When logging roads appear in forests, they are often spotlighted by conservationists as harbingers of ecological harm to come. But a new study finds that the roads themselves can damage the environment – and may continue doing so for years after the logging stops.
The study, published in Geoderma and conducted by researchers at the University of Missouri in the U.S., looked at logging roads in Mark Twain National Forest. They collected core samples from logging roads and log landing areas where felled trees awaited collection, as well as portions of forest that had been logged.
They found that the logging roads and log landing areas not only ended up with denser soil than untouched forest, but logged forest as well. The researchers write that this density change can result in some serious knock-on effects.
“We found that along these logging roads and landing areas, the soil was more dense and compact with slower water infiltration than in the surrounding, untouched areas of the forest,” said Stephen Anderson, a professor of soil science at the University of Missouri and coauthor of the study. “This can cause many environmental challenges in forests because dense soil prevents rainwater from soaking in; rather, this water will run off and cause erosion. This erosion can carry fertile topsoil away from forests, which enters streams and makes it difficult for those forests being logged to regenerate with new growth as well as polluting surface water resources.”
These repercussions can last far longer than the logging itself. The researchers found that logging roads and log landing areas were significantly denser and less able to absorb water four years after timber harvesting had ended. This can detrimentally affect the ability of logged forests to regenerate, they write.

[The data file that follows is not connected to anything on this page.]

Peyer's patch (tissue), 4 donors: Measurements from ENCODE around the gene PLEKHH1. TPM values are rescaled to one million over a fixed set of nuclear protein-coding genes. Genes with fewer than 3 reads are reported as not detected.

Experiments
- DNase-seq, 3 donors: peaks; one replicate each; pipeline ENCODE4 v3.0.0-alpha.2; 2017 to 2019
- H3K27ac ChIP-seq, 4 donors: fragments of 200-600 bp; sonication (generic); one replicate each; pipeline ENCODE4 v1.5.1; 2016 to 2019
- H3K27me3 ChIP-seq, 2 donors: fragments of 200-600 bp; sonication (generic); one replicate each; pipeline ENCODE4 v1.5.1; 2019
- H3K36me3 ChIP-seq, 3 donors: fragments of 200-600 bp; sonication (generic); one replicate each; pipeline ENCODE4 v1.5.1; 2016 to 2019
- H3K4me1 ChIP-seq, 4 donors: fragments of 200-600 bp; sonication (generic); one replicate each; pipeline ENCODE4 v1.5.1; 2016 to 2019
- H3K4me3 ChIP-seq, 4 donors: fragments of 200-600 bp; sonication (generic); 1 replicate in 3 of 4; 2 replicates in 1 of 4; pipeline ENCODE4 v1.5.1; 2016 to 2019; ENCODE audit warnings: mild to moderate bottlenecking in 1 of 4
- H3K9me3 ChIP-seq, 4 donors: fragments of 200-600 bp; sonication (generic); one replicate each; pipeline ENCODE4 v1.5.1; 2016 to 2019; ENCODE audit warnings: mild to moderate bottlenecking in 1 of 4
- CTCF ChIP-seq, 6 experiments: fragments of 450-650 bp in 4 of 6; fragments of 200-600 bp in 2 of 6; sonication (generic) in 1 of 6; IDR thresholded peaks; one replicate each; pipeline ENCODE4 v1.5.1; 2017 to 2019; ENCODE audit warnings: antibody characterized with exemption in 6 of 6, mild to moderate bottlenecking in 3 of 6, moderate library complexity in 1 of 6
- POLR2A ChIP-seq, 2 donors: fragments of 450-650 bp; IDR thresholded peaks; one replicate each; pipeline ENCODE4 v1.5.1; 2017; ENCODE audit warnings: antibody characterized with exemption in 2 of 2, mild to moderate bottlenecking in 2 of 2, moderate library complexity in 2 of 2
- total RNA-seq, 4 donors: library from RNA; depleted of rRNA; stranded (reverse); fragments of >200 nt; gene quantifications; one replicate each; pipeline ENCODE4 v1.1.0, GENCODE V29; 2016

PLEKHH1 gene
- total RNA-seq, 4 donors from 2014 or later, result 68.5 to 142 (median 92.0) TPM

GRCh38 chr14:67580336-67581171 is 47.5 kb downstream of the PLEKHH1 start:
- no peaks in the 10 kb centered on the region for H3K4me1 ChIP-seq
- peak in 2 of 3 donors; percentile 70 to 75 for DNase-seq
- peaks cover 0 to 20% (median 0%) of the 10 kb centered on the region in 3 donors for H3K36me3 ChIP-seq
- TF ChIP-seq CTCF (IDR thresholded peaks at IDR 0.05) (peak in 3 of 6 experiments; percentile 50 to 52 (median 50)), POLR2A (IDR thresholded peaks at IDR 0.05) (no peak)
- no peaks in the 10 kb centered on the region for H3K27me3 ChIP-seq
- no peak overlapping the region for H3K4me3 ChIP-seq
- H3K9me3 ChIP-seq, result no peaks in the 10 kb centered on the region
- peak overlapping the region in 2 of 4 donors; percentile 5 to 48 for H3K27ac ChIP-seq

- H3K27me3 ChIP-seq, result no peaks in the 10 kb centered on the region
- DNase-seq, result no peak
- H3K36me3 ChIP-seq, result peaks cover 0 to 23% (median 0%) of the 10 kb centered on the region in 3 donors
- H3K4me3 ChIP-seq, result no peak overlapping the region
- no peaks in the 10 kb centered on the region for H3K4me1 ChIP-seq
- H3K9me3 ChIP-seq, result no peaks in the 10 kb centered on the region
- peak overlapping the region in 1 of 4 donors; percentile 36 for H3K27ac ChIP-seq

Logging roads around the world are piercing farther and farther into once-untouched forest in the quest for timber. For instance, a recent analysis of satellite images by the Monitoring the Amazon Andean Project found new logging roadssnaking through primary Amazon rainforest in the Ucayali region of Peru. Other findings from MAAP include illegal logging roads through protected areas. Over in the Republic of Congo, the forest monitoring platform Global Forest Watch shows a large network of logging roads spreading through Congo Basin forest over the past few years.
While logging operations themselves vary in the intensity of the timber harvest, logging roads are still needed to access forests. This study indicates that, from a hydrological standpoint at least, the logging roads from a clear-cut operation could be just as damaging as those used for selective logging.
But there is a way to mitigate the damage caused by logging roads by restoring them after an operation leaves a region, according to Anderson. He said investing in restoration benefits both the surrounding environment as well as the logging industry.
“It is clear that even though logging companies can take precautions to prevent many types of negative environmental impacts from their operations, soil density and water infiltration are being negatively affected,” Anderson said. “It is important these areas of compacted soil be identified and treated to reduce soil compaction and prevent long-term effects on forest regeneration and production.
“It is in the land managers’ best interests to ensure that forest soils remain a healthy density because dense soil can lead to reduced tree production and poor wood quality for future logging operations.”
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